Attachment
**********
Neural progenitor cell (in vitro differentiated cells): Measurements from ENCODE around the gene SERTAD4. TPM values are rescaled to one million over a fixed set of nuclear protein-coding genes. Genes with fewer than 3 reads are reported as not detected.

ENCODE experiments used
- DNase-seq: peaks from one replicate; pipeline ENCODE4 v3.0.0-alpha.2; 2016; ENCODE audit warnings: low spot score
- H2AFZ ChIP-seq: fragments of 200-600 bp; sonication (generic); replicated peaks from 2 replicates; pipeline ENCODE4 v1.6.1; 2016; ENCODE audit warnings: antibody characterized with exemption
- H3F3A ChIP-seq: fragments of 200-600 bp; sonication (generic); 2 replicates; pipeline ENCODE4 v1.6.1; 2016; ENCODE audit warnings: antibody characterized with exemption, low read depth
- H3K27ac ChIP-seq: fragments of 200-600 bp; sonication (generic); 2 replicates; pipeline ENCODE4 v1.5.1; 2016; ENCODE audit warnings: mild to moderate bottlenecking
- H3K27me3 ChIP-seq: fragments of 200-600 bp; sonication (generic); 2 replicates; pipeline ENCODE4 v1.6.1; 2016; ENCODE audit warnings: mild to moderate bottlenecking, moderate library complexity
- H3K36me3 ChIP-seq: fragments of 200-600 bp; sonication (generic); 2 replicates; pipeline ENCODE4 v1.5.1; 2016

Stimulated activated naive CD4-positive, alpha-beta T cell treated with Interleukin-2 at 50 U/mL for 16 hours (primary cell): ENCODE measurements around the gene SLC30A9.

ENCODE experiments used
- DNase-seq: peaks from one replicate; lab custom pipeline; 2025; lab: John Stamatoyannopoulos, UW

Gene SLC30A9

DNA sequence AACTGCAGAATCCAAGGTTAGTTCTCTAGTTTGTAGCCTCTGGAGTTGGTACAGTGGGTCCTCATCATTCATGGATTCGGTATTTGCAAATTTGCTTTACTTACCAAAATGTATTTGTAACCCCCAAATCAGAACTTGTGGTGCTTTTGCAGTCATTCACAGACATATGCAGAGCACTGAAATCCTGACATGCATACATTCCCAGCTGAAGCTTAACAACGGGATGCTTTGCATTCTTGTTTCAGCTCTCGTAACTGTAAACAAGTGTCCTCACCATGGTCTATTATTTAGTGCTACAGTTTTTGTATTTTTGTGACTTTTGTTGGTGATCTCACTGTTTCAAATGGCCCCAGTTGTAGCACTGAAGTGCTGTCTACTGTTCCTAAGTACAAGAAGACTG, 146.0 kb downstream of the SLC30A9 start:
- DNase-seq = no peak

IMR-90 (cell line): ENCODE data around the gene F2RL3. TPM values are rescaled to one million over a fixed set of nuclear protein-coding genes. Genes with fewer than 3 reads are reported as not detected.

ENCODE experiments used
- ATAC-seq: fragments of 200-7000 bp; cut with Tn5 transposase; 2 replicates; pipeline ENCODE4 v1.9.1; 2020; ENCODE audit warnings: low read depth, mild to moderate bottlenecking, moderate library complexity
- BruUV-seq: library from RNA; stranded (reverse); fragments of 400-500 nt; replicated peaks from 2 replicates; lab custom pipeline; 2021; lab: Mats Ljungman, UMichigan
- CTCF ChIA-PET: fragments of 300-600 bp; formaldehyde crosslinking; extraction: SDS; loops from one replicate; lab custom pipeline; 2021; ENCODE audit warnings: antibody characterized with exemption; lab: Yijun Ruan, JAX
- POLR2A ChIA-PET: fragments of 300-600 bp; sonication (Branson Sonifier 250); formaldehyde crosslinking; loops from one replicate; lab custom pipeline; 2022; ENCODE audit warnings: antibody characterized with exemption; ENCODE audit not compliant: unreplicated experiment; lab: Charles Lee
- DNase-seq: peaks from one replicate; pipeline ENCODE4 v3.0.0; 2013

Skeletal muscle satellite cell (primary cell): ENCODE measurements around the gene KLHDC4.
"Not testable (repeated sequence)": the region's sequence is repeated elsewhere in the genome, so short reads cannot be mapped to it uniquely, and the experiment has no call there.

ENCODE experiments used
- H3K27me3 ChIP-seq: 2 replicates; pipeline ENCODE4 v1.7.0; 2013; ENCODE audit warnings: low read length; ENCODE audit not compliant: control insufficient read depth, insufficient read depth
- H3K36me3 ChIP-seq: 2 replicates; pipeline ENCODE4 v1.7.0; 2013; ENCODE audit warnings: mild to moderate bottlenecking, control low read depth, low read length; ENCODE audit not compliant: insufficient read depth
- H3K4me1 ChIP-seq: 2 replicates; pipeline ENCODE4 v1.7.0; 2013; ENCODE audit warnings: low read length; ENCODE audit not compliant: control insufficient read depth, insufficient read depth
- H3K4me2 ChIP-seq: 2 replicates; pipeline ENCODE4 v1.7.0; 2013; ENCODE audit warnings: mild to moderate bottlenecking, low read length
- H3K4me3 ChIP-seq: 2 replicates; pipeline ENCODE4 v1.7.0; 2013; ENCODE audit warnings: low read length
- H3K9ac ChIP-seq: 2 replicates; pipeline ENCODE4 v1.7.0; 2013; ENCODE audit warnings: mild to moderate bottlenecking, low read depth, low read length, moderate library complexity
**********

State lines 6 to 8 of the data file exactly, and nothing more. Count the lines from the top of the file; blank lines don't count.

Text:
- H3K27ac ChIP-seq: fragments of 200-600 bp; sonication (generic); 2 replicates; pipeline ENCODE4 v1.5.1; 2016; ENCODE audit warnings: mild to moderate bottlenecking
- H3K27me3 ChIP-seq: fragments of 200-600 bp; sonication (generic); 2 replicates; pipeline ENCODE4 v1.6.1; 2016; ENCODE audit warnings: mild to moderate bottlenecking, moderate library complexity
- H3K36me3 ChIP-seq: fragments of 200-600 bp; sonication (generic); 2 replicates; pipeline ENCODE4 v1.5.1; 2016